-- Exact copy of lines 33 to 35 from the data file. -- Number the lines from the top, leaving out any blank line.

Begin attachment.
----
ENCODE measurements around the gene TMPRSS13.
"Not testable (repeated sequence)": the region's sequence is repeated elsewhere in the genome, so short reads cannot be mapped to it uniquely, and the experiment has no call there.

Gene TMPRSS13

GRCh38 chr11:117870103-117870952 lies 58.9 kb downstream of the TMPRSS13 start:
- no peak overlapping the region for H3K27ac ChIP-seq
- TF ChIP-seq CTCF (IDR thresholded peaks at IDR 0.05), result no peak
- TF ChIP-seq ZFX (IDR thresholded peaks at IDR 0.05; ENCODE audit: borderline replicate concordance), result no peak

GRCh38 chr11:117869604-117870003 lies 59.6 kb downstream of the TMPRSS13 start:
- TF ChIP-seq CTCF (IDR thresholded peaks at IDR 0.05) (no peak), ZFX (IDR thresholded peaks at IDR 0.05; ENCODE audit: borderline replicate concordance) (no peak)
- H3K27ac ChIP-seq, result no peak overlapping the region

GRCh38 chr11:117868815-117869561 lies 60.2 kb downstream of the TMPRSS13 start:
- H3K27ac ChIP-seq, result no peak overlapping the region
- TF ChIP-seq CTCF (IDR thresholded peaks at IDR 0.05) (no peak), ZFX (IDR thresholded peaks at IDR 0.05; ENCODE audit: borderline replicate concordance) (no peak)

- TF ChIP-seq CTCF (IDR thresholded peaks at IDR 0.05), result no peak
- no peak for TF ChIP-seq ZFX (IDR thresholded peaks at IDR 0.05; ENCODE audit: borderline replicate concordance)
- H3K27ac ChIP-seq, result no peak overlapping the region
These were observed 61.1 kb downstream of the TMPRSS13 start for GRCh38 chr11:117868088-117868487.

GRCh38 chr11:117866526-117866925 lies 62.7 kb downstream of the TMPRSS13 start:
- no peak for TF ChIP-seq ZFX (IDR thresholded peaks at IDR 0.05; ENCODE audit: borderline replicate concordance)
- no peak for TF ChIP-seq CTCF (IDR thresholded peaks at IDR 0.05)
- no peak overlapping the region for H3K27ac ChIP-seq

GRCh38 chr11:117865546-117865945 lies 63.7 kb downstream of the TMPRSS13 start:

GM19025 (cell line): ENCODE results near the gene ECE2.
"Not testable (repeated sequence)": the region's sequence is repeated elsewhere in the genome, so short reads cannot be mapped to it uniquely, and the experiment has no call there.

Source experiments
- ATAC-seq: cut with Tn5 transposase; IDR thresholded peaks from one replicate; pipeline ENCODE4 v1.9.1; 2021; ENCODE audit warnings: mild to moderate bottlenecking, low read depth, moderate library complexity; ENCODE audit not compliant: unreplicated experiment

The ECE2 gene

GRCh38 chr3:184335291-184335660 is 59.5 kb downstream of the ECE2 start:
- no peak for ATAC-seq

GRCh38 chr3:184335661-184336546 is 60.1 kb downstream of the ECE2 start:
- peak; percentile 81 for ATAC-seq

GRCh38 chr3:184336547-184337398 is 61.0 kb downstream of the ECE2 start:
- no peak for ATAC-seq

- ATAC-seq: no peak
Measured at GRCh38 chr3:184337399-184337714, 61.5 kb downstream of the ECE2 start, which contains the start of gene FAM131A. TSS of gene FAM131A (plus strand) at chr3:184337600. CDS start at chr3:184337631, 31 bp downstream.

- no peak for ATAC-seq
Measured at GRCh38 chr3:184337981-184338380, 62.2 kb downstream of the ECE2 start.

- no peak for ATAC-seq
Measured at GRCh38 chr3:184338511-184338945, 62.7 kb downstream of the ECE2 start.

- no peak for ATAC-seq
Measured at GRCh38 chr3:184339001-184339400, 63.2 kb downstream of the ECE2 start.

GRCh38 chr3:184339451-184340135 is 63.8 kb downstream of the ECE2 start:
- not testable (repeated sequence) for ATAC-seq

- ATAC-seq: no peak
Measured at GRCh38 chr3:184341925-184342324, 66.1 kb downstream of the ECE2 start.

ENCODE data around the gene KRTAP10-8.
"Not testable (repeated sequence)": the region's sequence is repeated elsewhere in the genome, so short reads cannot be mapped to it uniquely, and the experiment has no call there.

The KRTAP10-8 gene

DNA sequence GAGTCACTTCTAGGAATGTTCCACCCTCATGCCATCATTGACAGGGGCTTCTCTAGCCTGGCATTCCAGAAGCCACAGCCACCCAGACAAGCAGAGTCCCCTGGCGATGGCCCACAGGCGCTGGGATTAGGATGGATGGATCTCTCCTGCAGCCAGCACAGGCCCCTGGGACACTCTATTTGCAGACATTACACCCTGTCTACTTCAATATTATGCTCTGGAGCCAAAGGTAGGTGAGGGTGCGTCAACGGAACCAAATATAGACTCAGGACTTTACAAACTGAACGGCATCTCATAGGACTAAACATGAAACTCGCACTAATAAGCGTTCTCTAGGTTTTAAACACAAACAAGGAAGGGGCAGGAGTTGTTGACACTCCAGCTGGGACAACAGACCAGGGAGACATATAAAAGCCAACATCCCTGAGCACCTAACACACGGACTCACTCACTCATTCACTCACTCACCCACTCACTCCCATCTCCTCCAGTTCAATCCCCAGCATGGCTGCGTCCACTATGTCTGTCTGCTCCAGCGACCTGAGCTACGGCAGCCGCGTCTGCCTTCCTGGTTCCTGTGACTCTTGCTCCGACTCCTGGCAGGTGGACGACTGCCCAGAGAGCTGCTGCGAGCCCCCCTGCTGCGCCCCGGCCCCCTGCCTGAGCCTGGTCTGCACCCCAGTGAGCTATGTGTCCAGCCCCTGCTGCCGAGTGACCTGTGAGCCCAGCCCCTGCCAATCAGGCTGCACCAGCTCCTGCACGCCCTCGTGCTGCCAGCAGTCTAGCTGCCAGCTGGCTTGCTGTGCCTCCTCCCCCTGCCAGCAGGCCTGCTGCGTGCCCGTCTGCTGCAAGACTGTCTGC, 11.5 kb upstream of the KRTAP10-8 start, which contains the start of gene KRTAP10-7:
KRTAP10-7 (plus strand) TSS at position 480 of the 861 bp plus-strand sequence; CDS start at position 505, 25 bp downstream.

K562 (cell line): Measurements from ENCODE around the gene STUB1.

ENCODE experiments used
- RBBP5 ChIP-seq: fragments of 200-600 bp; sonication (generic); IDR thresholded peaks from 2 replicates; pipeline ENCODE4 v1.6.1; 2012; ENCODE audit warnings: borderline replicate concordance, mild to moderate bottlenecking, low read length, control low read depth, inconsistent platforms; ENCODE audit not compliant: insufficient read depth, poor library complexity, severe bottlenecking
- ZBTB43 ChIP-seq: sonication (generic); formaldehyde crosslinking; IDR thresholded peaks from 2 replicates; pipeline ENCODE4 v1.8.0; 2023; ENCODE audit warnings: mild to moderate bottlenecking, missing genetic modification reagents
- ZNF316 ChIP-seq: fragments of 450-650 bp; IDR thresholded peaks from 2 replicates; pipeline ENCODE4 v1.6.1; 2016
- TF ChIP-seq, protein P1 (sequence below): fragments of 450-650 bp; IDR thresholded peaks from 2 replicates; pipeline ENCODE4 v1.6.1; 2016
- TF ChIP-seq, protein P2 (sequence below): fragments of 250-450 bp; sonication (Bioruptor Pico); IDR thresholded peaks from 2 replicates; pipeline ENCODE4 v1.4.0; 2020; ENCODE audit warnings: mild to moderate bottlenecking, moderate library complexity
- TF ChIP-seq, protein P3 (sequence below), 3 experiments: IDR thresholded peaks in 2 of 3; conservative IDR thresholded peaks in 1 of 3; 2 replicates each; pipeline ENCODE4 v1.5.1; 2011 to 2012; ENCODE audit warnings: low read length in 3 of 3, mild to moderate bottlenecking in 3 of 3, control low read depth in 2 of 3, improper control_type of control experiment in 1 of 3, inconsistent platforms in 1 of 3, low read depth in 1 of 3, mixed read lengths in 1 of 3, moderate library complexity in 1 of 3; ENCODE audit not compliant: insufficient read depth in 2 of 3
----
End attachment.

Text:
- no peak for ATAC-seq

- ATAC-seq: no peak
Measured at GRCh38 chr3:184337399-184337714, 61.5 kb downstream of the ECE2 start, which contains the start of gene FAM131A. TSS of gene FAM131A (plus strand) at chr3:184337600. CDS start at chr3:184337631, 31 bp downstream.